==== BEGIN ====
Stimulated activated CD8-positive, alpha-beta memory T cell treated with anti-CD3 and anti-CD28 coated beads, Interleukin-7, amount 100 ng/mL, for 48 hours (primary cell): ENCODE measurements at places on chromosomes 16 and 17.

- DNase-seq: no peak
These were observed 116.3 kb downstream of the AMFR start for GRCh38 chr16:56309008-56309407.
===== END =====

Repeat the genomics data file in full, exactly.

Stimulated activated CD8-positive, alpha-beta memory T cell treated with anti-CD3 and anti-CD28 coated beads, Interleukin-7, amount 100 ng/mL, for 48 hours (primary cell): ENCODE measurements at places on chromosomes 16 and 17.

- DNase-seq: no peak
These were observed 116.3 kb downstream of the AMFR start for GRCh38 chr16:56309008-56309407.